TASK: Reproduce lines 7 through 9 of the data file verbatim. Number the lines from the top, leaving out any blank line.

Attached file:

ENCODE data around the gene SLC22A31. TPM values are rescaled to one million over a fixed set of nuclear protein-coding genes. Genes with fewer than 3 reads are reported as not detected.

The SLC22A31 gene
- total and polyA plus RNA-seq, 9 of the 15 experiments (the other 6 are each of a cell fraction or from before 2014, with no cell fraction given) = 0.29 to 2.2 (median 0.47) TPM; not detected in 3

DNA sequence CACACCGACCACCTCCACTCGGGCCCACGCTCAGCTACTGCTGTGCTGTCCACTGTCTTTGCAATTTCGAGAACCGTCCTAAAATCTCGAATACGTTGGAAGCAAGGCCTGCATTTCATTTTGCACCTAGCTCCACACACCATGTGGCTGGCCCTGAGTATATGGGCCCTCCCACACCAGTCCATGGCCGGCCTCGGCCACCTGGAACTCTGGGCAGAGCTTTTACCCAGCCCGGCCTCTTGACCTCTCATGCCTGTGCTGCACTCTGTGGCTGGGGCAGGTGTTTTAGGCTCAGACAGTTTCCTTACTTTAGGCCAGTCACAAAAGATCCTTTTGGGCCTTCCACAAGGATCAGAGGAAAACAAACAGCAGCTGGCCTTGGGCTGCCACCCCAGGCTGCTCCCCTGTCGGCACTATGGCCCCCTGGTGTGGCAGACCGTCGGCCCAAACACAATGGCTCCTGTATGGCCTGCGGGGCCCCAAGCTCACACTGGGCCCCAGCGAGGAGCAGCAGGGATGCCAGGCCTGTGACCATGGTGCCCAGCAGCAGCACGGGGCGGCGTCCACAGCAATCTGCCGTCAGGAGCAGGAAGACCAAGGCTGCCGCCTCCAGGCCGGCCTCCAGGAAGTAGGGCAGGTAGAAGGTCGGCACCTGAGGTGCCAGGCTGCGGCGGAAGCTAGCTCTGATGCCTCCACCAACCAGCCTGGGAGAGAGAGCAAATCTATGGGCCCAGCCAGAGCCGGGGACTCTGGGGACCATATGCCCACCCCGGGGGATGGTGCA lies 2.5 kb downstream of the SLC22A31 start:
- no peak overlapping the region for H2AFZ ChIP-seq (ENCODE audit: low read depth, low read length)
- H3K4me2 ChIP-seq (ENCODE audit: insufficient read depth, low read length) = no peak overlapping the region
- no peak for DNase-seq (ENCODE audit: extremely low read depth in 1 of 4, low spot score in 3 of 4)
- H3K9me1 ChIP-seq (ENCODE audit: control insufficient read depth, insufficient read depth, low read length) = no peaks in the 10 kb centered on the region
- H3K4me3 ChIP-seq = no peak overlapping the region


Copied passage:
- no peak for DNase-seq (ENCODE audit: extremely low read depth in 1 of 4, low spot score in 3 of 4)
- H3K9me1 ChIP-seq (ENCODE audit: control insufficient read depth, insufficient read depth, low read length) = no peaks in the 10 kb centered on the region
- H3K4me3 ChIP-seq = no peak overlapping the region